Family Finally Reunited after CPS Intervention
Why did the Rengo family ever have their children taken away? And what took so long to return them? If you haven’t heard any stories like this, then you might be surprised what an agency like Child Protective Services (CPS) is capable of. The Rengo family had their children taken away from them for a month and a half. It’s questionable when they would have received them back if there hadn’t been a social outcry all over the media and Facebook.
What Were the Issues?
It doesn’t matter where you read about this story when it comes to the real problem. It turns out there was nothing wrong. Allegedly, the family was reported for having an unassisted homebirth with their twins (which is not illegal!!), not following doctor’s advice to supplement with formula (I don’t blame them), and not using steroid creams on their 10-month old eczema. There were also unfounded allegations of abuse. It seems that a concerned family member called CPS when the twins were born at home, which started the process that lead to the children being removed.
The couple let in paramedics who evaluated the newborn babies. They seemed to be healthy and well, but the paramedics recommended they be seen by a doctor (standard procedure for them). The parents refused. They had no plans to let these new babies leave the house to keep them safe and healthy.
The Court Twists the Story
From what I can read, the court twisted the story around. The judge even referred to the CPS workers as heroes, when in reality, they’re child abductors. The family has been reunited after a month and a half of being without their babies. This is traumatic for all three children. And the oldest is now suffering from pneumonia. The parents have now been issued recommendations on where to live, what to feed the children, etc, which isn’t really any of the court’s or CPS’s business. There was never a question of abuse of the children.
The judge also had a problem with the family living in a one-bedroom apartment. While this may seem crammed for today’s standards, that doesn’t necessarily put any of those children at risk. In fact, families used to house in similarly small living quarters and even share a family bed. Additionally, I have a feeling it’s not by choice but because that’s what they can afford. Besides, they have three kids under 1. I don’t think extra indoor space is a requirement for safety and health and happiness, either. Certainly not a reason to take someone’s kids away.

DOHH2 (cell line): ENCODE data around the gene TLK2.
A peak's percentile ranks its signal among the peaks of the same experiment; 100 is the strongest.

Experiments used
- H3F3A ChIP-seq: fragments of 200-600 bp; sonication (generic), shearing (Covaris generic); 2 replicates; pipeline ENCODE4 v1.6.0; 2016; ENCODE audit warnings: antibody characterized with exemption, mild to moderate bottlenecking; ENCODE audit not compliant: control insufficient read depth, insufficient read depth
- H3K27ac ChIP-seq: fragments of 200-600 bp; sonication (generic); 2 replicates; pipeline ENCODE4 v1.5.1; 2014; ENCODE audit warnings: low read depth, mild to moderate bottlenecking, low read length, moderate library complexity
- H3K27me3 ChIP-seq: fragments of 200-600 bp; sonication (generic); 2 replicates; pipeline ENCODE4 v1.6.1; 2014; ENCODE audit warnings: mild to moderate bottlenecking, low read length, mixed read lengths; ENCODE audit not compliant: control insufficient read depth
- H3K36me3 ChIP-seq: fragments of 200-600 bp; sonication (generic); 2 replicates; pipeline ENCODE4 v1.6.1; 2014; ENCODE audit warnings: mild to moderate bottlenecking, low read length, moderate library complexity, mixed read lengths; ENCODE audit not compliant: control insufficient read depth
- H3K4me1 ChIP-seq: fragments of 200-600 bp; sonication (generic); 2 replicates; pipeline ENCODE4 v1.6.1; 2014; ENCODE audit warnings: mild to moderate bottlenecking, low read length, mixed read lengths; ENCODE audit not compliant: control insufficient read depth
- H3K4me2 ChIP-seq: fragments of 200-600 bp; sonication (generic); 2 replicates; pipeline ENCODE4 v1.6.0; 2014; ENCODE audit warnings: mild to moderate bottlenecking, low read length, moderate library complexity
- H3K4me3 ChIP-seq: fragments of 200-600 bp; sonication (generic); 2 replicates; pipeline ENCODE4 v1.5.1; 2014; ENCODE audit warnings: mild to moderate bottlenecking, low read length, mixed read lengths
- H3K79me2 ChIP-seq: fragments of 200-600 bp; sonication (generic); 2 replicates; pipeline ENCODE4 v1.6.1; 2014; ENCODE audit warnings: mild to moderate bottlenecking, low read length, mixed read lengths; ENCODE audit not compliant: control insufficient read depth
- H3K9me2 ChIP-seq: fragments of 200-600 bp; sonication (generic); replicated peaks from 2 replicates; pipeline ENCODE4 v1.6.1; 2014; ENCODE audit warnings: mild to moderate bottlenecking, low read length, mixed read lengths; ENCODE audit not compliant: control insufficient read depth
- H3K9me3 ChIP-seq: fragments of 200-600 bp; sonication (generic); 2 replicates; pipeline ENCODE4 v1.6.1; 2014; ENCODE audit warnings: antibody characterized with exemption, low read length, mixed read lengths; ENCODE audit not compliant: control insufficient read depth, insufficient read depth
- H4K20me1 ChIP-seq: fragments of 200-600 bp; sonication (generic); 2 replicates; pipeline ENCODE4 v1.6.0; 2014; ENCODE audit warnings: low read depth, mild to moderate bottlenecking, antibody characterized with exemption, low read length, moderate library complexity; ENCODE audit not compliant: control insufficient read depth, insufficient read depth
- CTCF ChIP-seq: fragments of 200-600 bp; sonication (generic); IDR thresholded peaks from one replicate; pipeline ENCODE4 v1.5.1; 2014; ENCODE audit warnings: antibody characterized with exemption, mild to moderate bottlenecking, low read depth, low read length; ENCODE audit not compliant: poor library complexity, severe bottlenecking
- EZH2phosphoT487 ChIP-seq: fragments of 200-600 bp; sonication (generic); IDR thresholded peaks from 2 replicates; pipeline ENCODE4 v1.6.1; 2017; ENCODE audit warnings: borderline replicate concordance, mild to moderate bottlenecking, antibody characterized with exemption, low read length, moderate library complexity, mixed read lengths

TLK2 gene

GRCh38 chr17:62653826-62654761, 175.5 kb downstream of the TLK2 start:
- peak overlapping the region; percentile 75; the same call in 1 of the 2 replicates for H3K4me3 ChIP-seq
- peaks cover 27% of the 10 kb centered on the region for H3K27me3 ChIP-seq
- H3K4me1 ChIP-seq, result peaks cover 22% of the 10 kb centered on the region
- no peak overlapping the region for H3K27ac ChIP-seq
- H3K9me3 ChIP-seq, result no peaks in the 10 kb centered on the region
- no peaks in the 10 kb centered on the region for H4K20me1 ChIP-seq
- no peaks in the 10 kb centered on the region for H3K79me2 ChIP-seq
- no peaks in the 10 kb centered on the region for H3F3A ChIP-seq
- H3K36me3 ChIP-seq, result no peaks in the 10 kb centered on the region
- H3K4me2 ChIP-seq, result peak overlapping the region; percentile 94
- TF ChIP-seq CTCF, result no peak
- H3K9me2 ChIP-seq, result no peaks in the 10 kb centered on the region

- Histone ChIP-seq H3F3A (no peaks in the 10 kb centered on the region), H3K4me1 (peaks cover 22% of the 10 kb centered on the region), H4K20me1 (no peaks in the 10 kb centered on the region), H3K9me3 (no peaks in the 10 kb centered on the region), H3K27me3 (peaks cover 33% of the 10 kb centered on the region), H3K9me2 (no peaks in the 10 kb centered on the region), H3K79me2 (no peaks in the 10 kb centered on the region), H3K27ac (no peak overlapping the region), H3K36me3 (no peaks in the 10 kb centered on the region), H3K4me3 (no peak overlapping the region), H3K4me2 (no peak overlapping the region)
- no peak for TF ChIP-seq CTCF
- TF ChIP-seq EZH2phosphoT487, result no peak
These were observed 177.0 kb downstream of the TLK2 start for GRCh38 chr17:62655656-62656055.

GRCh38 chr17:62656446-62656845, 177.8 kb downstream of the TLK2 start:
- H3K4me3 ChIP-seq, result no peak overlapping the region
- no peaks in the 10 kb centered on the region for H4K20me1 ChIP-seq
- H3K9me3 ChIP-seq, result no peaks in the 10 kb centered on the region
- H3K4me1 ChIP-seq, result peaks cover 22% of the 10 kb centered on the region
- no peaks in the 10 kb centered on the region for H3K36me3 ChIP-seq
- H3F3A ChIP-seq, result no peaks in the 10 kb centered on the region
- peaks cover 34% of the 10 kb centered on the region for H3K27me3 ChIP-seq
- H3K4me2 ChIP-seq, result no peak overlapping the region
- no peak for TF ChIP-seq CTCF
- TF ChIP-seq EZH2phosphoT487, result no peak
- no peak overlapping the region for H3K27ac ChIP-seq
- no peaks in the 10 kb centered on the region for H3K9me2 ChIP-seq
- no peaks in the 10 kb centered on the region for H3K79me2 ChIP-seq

There Is More to the Story
I understand that there is more to the story. According to some news sources, there is a police record with one or both of the parents. They have also been 21 calls to the police! (although most of that happened before the first baby was born) And while none of that has anything to do with the health of the twins or the boy, this is probably what triggered CPS to take them. My heart is aching for those parents regardless. I know CPS is there to protect children, but in this case, I don’t think what they did was justified. I sincerely hope that this couple will work out the differences with CPS to avoid having their kids taken away again. I cannot imagine the heartbreak the older boy went through since he knows very well who his parents are. Similarly, I can’t imagine how these poor parents feels after losing their newborn babies and having strangers care for them.
When it comes to custody battles with young children, I find it completely unacceptable that it takes a month and a half to reach a decision. And considering the outcry this case has received, this was probably fast in terms of our court system. Why couldn’t they have worked with CPS without taking the kids away? Were they really in danger? And is that family a flight risk? I doubt it.
What This Means for You
Even though having a homebirth supposedly wasn’t the issue, I’m sure it didn’t increase anyone’s confidence in this couple’s ability to care for their children. To avoid any interactions with social services, I would recommend keeping homebirth plans to myself. I certainly wouldn’t recommend calling the police to solve domestic disputes, either.